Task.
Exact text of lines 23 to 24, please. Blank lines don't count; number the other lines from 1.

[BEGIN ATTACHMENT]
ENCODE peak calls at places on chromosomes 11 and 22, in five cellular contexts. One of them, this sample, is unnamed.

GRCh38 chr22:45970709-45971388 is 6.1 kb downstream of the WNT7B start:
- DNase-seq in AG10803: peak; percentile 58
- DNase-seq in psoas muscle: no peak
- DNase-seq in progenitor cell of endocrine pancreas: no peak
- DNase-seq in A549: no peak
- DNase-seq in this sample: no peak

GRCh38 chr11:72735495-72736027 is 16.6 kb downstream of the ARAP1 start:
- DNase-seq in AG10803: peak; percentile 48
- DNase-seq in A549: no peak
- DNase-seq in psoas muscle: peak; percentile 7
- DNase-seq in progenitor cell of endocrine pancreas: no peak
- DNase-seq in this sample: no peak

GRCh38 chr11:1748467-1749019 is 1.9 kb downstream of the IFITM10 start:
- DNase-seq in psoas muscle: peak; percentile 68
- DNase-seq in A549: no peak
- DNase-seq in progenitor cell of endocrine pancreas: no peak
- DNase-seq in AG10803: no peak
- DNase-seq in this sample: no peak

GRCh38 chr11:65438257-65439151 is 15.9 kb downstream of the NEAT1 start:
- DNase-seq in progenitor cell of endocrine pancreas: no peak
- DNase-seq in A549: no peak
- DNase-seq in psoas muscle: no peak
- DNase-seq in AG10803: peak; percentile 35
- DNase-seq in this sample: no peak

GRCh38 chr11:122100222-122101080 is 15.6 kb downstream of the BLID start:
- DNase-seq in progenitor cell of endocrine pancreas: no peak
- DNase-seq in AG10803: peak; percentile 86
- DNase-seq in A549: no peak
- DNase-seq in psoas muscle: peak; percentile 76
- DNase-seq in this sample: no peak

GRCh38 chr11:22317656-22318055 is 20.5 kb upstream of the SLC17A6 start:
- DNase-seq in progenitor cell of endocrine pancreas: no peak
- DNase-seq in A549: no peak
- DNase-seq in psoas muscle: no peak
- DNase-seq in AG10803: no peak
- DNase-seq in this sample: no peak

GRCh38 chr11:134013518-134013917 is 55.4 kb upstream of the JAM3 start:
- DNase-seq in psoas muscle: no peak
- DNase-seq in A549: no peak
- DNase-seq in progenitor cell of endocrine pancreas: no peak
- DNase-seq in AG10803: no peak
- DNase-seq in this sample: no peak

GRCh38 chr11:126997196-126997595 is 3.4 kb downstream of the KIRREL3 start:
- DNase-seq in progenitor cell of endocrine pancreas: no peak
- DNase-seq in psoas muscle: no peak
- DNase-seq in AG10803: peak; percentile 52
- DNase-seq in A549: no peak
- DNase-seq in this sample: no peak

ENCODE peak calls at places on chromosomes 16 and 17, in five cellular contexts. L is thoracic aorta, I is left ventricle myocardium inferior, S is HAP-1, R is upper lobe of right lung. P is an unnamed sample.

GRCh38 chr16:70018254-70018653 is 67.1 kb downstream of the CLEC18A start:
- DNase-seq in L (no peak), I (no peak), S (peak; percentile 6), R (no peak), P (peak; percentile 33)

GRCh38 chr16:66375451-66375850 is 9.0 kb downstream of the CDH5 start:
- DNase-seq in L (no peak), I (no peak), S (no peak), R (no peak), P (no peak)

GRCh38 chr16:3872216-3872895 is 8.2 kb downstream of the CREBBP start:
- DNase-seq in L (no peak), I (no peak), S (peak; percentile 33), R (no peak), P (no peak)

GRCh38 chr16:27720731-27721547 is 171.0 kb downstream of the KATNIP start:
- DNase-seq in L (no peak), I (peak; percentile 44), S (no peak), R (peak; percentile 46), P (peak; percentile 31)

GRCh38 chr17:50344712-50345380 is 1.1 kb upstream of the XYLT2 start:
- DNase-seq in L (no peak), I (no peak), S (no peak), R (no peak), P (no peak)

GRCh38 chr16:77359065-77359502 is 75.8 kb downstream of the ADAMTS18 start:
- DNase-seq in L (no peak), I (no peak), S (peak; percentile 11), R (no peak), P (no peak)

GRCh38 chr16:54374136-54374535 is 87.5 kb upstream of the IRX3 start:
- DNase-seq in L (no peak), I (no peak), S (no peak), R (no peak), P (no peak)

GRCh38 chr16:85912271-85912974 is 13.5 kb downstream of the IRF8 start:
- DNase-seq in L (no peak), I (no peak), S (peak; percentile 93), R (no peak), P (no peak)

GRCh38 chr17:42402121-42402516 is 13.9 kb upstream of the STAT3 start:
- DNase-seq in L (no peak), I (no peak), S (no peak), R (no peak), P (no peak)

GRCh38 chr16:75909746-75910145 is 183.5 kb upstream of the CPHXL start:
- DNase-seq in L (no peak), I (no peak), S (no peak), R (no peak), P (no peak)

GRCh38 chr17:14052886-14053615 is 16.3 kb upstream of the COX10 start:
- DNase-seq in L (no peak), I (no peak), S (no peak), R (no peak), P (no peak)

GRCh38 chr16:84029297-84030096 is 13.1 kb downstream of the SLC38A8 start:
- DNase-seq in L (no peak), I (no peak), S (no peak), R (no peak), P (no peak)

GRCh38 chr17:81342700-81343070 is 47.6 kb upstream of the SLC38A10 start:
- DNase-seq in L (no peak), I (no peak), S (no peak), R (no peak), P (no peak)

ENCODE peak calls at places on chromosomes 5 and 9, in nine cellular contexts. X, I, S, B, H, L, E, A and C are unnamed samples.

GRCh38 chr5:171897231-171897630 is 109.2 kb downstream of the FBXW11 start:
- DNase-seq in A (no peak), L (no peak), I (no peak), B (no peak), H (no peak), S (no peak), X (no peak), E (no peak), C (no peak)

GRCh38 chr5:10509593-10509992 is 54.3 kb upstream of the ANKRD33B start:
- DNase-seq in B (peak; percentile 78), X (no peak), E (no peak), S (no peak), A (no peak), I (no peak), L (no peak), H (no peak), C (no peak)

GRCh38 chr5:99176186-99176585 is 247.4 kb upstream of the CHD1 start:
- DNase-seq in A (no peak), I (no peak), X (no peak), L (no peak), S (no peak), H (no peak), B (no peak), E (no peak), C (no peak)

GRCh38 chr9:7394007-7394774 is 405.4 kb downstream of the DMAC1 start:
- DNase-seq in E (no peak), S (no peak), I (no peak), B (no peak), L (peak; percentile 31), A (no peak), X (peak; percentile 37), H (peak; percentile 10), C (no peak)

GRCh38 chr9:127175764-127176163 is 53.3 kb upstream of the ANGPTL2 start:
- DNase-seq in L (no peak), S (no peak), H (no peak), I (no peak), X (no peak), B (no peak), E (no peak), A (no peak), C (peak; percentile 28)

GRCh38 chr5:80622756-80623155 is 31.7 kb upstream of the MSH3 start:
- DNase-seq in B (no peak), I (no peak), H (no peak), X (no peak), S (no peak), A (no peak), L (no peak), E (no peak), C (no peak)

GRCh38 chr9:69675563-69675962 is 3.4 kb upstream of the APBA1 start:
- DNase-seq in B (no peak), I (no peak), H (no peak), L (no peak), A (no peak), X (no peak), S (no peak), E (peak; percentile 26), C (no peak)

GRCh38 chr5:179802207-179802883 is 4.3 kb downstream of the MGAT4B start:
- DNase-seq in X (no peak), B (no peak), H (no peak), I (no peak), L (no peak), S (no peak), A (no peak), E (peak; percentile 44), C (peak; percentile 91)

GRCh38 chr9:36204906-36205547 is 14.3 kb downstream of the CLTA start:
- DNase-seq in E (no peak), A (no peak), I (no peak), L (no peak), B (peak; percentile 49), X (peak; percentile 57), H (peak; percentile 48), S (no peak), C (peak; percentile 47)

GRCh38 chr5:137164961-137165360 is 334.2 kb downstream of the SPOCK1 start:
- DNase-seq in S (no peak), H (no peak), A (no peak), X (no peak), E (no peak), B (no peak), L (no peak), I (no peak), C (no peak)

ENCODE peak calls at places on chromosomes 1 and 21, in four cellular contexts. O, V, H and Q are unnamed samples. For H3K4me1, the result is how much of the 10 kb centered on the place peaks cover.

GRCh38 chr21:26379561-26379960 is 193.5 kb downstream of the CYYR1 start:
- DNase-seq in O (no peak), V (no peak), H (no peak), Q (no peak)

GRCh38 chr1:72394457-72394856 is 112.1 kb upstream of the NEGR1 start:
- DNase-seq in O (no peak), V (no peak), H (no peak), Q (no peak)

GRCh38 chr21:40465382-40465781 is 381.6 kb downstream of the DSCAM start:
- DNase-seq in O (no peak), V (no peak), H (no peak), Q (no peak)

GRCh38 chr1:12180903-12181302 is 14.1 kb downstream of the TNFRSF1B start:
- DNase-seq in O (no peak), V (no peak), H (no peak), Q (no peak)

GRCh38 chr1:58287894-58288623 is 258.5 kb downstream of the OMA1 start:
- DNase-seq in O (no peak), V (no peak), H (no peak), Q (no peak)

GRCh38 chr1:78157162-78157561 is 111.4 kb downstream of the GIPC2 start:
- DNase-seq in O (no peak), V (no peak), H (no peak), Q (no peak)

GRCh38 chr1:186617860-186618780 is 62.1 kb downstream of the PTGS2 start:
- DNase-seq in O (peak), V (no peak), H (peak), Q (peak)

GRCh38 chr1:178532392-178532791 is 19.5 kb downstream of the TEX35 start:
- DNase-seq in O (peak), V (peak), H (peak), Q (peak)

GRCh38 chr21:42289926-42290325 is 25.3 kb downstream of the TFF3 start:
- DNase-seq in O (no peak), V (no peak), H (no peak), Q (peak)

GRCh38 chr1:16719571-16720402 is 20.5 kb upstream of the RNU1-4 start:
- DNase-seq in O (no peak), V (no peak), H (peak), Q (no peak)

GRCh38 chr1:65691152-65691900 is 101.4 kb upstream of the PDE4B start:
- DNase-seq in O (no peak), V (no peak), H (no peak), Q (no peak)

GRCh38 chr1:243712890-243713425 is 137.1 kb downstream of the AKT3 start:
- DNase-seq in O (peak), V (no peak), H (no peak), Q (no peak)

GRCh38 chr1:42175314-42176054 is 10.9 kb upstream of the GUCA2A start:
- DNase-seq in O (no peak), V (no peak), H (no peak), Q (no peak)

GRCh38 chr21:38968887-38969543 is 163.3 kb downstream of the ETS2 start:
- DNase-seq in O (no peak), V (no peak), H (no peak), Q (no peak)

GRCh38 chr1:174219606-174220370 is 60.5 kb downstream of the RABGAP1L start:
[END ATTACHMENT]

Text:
- DNase-seq in psoas muscle: no peak
- DNase-seq in AG10803: peak; percentile 35